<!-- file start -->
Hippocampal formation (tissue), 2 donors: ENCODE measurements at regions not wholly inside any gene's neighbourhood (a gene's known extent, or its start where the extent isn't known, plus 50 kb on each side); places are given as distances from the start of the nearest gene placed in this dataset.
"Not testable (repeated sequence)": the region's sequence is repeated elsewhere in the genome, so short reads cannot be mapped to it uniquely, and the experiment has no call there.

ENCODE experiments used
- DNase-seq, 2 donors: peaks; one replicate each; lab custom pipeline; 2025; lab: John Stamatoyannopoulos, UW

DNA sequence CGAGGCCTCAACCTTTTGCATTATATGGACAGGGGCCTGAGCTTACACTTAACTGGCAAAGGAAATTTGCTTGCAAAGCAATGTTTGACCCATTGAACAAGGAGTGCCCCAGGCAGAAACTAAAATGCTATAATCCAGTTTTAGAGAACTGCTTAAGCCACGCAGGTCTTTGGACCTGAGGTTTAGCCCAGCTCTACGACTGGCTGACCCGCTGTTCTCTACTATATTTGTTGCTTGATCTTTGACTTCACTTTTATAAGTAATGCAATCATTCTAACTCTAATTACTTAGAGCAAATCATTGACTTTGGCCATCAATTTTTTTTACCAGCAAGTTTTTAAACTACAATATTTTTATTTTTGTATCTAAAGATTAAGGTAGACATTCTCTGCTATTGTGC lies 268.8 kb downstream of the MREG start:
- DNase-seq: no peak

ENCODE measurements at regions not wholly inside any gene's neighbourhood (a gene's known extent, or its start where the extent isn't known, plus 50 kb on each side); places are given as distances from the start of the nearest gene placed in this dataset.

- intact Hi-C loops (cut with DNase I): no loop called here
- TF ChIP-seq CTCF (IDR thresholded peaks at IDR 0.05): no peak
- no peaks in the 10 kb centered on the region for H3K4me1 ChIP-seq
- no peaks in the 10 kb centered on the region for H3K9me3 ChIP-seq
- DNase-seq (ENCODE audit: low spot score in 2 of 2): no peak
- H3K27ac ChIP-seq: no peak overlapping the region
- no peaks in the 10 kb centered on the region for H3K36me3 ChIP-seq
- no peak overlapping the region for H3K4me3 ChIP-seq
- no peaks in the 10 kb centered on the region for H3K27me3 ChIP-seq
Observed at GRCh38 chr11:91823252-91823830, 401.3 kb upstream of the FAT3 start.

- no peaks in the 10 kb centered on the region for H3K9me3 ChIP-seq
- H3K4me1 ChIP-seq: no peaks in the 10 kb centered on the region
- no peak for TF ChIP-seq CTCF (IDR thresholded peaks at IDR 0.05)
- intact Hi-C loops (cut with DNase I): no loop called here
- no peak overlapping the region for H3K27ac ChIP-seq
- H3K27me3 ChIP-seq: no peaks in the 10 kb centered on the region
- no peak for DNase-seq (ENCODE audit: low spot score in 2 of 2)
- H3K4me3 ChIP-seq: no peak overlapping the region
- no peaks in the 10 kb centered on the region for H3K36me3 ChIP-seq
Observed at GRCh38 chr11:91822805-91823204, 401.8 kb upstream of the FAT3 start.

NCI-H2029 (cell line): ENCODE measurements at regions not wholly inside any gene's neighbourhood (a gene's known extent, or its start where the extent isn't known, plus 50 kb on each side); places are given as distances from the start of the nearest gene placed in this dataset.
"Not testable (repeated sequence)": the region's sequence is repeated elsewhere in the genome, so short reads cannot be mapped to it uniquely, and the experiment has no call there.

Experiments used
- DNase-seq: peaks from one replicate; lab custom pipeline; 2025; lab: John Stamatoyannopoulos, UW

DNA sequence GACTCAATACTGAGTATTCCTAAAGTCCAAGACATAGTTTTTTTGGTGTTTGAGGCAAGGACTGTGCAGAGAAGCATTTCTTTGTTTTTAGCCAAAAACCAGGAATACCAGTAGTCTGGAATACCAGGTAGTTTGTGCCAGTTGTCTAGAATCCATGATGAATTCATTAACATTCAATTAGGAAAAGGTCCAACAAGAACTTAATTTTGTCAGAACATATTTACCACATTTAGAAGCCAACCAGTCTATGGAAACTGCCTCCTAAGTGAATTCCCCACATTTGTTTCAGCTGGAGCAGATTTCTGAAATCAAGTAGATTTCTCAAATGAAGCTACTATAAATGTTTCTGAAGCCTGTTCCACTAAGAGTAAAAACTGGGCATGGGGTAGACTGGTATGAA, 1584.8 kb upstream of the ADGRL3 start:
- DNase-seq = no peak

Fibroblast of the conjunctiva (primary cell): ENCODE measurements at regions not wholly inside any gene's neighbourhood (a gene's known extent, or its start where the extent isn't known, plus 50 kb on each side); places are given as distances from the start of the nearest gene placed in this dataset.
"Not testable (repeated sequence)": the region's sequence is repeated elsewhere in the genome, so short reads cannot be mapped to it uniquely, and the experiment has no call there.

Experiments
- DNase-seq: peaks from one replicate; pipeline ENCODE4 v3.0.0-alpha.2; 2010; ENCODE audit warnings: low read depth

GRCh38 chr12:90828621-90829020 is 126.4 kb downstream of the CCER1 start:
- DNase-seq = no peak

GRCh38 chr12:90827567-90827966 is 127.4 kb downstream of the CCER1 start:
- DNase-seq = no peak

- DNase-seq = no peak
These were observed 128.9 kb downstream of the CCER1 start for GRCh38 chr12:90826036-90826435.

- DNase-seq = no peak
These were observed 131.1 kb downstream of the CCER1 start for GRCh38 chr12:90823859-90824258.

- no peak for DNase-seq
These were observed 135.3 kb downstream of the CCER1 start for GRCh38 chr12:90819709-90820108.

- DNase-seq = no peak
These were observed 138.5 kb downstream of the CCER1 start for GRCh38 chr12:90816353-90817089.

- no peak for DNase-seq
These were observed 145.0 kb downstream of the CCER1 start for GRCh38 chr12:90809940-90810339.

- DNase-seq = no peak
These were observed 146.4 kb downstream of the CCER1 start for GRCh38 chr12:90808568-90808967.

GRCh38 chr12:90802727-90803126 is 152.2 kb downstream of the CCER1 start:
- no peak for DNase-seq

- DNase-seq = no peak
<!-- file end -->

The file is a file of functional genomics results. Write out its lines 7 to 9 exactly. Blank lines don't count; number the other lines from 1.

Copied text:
ENCODE measurements at regions not wholly inside any gene's neighbourhood (a gene's known extent, or its start where the extent isn't known, plus 50 kb on each side); places are given as distances from the start of the nearest gene placed in this dataset.

- intact Hi-C loops (cut with DNase I): no loop called here
- TF ChIP-seq CTCF (IDR thresholded peaks at IDR 0.05): no peak